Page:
Book Review: The Secret of Ventriloquism – Jon Padgett


Jon Padgett’s The Secret of Ventriloquism (Dunhams Manor Press) hits the same sweet spot as the HBO mini-series Westworld in that at its introspective core it asks the basic existential question: what, precisely, is it to be human?

The Secret of Ventriloquism amplifies the surreal and weird to provide not a picture of man, but an x-ray. The examination of our nature is not the virtuous and noble meta-fable (coming of age, self-sacrifice, etc) of what we want ourselves to be, but a penetrating look at man as that morally obliquitous, phenomenally ungrateful biped of Dostoevsky and Nietzsche. From the first story, Padgett displays a wonderful imagination for human pathology and self-destructive compulsions.

The story structures themselves lead to this deeply piercing view of humanity as mostly Padgett dispenses with the traditional first/third person linear narrative.  The story “20 Steps to Ventriloquism” reads as an instruction manual.  “The Indoor Swamp” takes on the rare second person perspective.  “The Mindfulness of Horror Practice” utilizes the imperative mood written in a hypnotic cadence. The titular “The Secret of Ventriloquism” is structured as a play replete with a scrawl of stage notes. Much like a ventriloquist using his dummy’s flapping lips  and blinking eyes to misdirect the audience, so do these non-traditional story forms allow the dread and the uncanny to undetectably worm into the consciousness as if it were there our entire lives. Of course, there are inclusions of the straight-forward horror tale best represented by the terrifically stylish “The Infusorium”. Whatever the form, Padgett cleverly weaves in the thematic elements, much like a behind the scenes commentary, to deliver a coherent examination of those ever-present enigmas of: What is it to be human? What separates dummy from man? Where on the spectrum of dummy and man (the animal-dummy paradox) do we cross that human/non-human line?”

Indeed, there is an entire world based on this that Padgett builds and populates with each successive story. The Secret of Ventriloquism is much more a whole than a collection. And it is a satisfying place to visit, which to the author’s credit, the familiar and homey sit side by side with the sinister and strange. Whether if we have come from here, or if it is a glimpse of a certain future, there is an instinctive connection that tethers Padgett’s nightmare-scapes to our own banal humdrum lives.

Who should read this? I highly recommend it to weird fiction aficionados as there are a number of fresh concepts and ideas that demand their own entry in the weird fiction canon. But too, the stories themselves aren’t purposefully obtuse or overly bizarre to turn off the conventional horror/dark fantasy lover. With its rich and evocative prose, the stories have great purpose and the characters are relatable, oftentimes scarily so. All in all this is a wonderful book and an exciting new literary voice. Hopefully, this will be the first project of many we see from Jon Padgett.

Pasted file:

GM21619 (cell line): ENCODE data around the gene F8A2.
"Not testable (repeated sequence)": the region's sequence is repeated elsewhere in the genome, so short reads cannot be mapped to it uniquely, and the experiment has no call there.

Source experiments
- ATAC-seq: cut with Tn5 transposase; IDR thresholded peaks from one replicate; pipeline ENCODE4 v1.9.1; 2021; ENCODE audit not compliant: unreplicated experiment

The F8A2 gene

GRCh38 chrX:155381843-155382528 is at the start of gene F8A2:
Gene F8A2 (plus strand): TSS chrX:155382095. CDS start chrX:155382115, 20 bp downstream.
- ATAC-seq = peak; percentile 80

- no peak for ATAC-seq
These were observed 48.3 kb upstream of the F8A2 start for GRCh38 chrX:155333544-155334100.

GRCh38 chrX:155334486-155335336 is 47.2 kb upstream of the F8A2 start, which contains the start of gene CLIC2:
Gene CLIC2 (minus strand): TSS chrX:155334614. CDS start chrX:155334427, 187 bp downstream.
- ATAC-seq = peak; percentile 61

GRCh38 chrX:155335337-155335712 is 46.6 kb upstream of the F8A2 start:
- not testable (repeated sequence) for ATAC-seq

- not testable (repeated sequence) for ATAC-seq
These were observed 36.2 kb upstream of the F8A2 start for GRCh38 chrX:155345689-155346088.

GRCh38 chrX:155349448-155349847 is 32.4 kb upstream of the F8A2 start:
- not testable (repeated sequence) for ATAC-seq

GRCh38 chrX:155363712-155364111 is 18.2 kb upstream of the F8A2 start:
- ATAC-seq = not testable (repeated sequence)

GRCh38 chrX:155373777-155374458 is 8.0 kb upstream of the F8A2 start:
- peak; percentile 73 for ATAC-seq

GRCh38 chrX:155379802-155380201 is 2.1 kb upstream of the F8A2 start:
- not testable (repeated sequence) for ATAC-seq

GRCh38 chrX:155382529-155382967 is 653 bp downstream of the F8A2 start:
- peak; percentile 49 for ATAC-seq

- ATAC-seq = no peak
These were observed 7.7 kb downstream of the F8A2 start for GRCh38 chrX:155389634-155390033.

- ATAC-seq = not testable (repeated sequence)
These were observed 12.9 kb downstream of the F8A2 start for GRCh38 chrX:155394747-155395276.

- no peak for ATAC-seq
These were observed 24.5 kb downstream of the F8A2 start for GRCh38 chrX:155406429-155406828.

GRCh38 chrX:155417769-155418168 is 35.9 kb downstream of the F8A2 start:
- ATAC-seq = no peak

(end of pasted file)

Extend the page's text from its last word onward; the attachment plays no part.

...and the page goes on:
Review by S.E. Casey.


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S.E. Casey

S.E. Casey grew up near a lighthouse. He always dreamed of smashing the lighthouse and building something grotesque with the rubble. This is his writing method for his weird, existential tales. Published in many magazines and anthologies, links to his stories can be found at

4 thoughts on “Book Review: The Secret of Ventriloquism – Jon Padgett”

    1. I believe it was on Pseudopod (audio) and then its also in a few other places (Lovecraft Zine) in print (if anyone wants to test it out). However, the full experience is to read it in the larger context of the book as the other stories reference each other and build on its central themes. Thanks for commenting M!

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  1. I just finished this one recently. I think of it more as a novel than as a short story collection. Have you listened to This Is Horror’s podcast where they interview him? Really interesting stuff.

    It’s kind of interesting that, despite the book’s title and despite it being written by someone with an actual background in ventriloquism, the plotlines all avoid using the well-worn “haunted dummy” trope. I mean, yeah, dummies play a huge role, but Padgett manages to avoid the one horror trope I was most expecting, instead opting for something much more unsettling and creative.


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